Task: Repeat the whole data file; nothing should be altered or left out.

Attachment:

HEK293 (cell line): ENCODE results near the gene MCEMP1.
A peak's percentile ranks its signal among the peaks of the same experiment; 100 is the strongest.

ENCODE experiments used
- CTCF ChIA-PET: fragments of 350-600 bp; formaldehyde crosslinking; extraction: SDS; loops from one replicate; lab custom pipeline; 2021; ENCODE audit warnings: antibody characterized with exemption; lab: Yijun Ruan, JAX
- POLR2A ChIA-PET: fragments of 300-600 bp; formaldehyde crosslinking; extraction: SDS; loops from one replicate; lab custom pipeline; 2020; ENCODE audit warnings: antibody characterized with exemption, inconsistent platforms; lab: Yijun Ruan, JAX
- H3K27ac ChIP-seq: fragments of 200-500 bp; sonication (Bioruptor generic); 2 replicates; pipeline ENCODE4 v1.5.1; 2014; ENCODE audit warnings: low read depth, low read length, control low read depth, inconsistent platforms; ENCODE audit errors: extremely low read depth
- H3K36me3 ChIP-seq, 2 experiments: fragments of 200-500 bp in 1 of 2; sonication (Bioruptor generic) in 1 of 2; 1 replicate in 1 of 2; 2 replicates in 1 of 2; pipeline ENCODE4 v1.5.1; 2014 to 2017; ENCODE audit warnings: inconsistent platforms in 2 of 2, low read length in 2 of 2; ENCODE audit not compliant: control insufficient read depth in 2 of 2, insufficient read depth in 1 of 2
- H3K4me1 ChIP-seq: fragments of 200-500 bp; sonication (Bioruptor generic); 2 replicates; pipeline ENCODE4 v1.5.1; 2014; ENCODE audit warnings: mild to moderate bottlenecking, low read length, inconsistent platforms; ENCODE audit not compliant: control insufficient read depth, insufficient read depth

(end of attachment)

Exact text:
HEK293 (cell line): ENCODE results near the gene MCEMP1.
A peak's percentile ranks its signal among the peaks of the same experiment; 100 is the strongest.

ENCODE experiments used
- CTCF ChIA-PET: fragments of 350-600 bp; formaldehyde crosslinking; extraction: SDS; loops from one replicate; lab custom pipeline; 2021; ENCODE audit warnings: antibody characterized with exemption; lab: Yijun Ruan, JAX
- POLR2A ChIA-PET: fragments of 300-600 bp; formaldehyde crosslinking; extraction: SDS; loops from one replicate; lab custom pipeline; 2020; ENCODE audit warnings: antibody characterized with exemption, inconsistent platforms; lab: Yijun Ruan, JAX
- H3K27ac ChIP-seq: fragments of 200-500 bp; sonication (Bioruptor generic); 2 replicates; pipeline ENCODE4 v1.5.1; 2014; ENCODE audit warnings: low read depth, low read length, control low read depth, inconsistent platforms; ENCODE audit errors: extremely low read depth
- H3K36me3 ChIP-seq, 2 experiments: fragments of 200-500 bp in 1 of 2; sonication (Bioruptor generic) in 1 of 2; 1 replicate in 1 of 2; 2 replicates in 1 of 2; pipeline ENCODE4 v1.5.1; 2014 to 2017; ENCODE audit warnings: inconsistent platforms in 2 of 2, low read length in 2 of 2; ENCODE audit not compliant: control insufficient read depth in 2 of 2, insufficient read depth in 1 of 2
- H3K4me1 ChIP-seq: fragments of 200-500 bp; sonication (Bioruptor generic); 2 replicates; pipeline ENCODE4 v1.5.1; 2014; ENCODE audit warnings: mild to moderate bottlenecking, low read length, inconsistent platforms; ENCODE audit not compliant: control insufficient read depth, insufficient read depth